and are your years like a human lifetime,
6That you seek for guilt in me
and search after my sins,
7Even though you know that I am not wicked,c
and that none can deliver me out of your hand?
8Your hands have formed me and fashioned me;
will you then turn and destroy me?
9Oh, remember that you fashioned me from clay!d
Will you then bring me down to dust again?
10Did you not pour me out like milk,
and thicken me like cheese?
11With skin and flesh you clothed me,
with bones and sinews knit me together.
12Life and love you granted me,
and your providence has preserved my spirit.
13Yet these things you have hidden in your heart;
I know they are your purpose:
14If I should sin, you would keep a watch on me,
and from my guilt you would not absolve me.
15If I should be wicked, alas for me!
even if righteous, I dare not hold up my head,
sated with shame, drenched in affliction!
16Should it lift up, you hunt me like a lion:
repeatedly you show your wondrous power against me,
17You renew your attack* upon me
and multiply your harassment of me;
in waves your troops come against me.
18Why then did you bring me forth from the womb?e
I should have died and no eye have seen me.
19I should be as though I had never lived;
I should have been taken from the womb to the grave.
20Are not my days few? Stop!
Let me alone, that I may recover a little
21Before I go whence I shall not return,f
to the land of darkness and of gloom,
22The dark, disordered land
where darkness is the only light.
* [10:1] I loathe my life: these words complete the thought of 9:35.
* [10:3–12] These lines are a delicate mixture of sarcasm and prayer; Job “reminds” God, challenging the divine providence. Note the piteous tone of the final request in vv. 20–22.
* [10:17] Attack: or “witnesses,” continuing the metaphor of lawsuit used in these chapters.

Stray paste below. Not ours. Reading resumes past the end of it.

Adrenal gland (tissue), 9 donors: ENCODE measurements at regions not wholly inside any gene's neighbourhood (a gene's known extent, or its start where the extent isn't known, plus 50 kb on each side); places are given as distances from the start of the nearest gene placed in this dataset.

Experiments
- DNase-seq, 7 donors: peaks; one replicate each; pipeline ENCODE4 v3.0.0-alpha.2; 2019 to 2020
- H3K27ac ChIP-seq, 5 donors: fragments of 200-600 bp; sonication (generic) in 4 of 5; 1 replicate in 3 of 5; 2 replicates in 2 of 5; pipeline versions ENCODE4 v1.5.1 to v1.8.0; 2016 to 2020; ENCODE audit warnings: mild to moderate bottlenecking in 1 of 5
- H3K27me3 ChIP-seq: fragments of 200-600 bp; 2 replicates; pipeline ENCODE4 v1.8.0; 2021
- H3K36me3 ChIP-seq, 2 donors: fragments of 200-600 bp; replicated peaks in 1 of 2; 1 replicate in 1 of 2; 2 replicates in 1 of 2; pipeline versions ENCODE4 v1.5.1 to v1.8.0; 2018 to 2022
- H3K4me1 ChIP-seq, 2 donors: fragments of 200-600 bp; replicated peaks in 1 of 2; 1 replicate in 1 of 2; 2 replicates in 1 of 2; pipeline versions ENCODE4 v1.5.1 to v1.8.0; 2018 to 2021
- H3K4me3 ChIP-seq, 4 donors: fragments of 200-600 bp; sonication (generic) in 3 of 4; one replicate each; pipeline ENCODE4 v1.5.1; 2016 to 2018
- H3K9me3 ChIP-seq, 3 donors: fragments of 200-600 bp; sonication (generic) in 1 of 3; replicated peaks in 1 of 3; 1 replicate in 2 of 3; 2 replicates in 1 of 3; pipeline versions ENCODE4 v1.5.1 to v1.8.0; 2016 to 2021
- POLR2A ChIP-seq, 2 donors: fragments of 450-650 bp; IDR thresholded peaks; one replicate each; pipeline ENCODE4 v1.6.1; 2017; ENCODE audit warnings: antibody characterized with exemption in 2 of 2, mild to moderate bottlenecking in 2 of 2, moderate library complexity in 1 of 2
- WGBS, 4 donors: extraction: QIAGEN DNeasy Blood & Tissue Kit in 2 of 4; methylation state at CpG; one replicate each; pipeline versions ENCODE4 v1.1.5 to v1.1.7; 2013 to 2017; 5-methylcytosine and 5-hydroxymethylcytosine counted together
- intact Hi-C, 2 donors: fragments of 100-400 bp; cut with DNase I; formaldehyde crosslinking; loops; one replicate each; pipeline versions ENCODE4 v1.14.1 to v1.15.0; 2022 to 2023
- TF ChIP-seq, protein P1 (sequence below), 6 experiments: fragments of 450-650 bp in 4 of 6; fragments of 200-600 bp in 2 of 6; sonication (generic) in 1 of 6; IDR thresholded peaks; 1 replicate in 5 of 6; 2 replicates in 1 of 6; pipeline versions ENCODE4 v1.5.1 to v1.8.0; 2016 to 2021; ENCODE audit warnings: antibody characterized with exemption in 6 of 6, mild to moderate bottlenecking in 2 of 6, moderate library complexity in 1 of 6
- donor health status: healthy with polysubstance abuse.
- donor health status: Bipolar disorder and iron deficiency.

a. [10:1] Jb 9:21.
b. [10:5] Jb 36:26.
c. [10:7] Jb 2:3, 9; Dt 32:39; Wis 16:15.
d. [10:9] Jb 4:19; 33:6; Gn 2:7; 3:19; Ps 146:4.
e. [10:18] Jb 3:3, 11.
f. [10:21] Jb 7:9–10; 16:22.
Zophar’s First Speech. 1And Zophar the Naamathite answered and said:
2Should not many words be answered,
or must the garrulous man necessarily be right?
3Shall your babblings keep others silent,
and shall you deride and no one give rebuke?
4Shall you say: “My teaching is pure,
and I am clean in your sight”?
5But oh, that God would speak,*
and open his lips against you,
6And tell you the secrets of wisdom,
for good sense has two sides;
So you might learn that God
overlooks some of your sinfulness.
7Can you find out the depths of God?a
or find out the perfection of the Almighty?
8It is higher than the heavens; what can you do?
It is deeper than Sheol; what can you know?
9It is longer than the earth in measure,
and broader than the sea.
10If he should seize and imprison
or call to judgment, who then could turn him back?
11For he knows the worthless
and sees iniquity; will he then ignore it?
12An empty head will gain understanding,
when a colt of a wild jackassb is born human.*
13If you set your heart aright
and stretch out your hands toward him,
14If iniquity is in your hand, remove it,
and do not let injustice dwell in your tent,
15Surely then you may lift up your face in innocence;
you may stand firm and unafraid.
16For then you shall forget your misery,
like water that has ebbed away you shall regard it.
17Then your life shall be brighter than the noonday;
its gloom shall become like the morning,
18And you shall be secure, because there is hope;
you shall look round you and lie down in safety;c
19you shall lie down and no one will disturb you.
Many shall entreat your favor,
20but the wicked, looking on, shall be consumed with envy.
Escape shall be cut off from them,
their only hope their last breath.
* [11:5] This is another of many ironies (e.g., cf. 11:16–19) that occur throughout the book. Zophar does not know that God will speak (chaps. 38–42), but contrary to what he thinks.
* [11:12] A colt…is born human: the Hebrew is obscure. As translated, it seems to be a proverb referring to an impossible event.
a. [11:7] Rom 11:33.
b. [11:12] Jb 39:5–8.
c. [11:18] Lv 26:6; Ps 4:9.
Job’s Third Reply. 1* Then Job answered and said:
2No doubt you are the people
with whom wisdom shall die!
3But I have intelligence as well as you;a
I do not fall short of you;
for who does not know such things as these?
4I have become the sport of my neighbors:*
“The one whom God answers when he calls upon him,
The just, the perfect man,” is a laughingstock;b
5The undisturbed esteem my downfall a disgrace
such as awaits unsteady feet;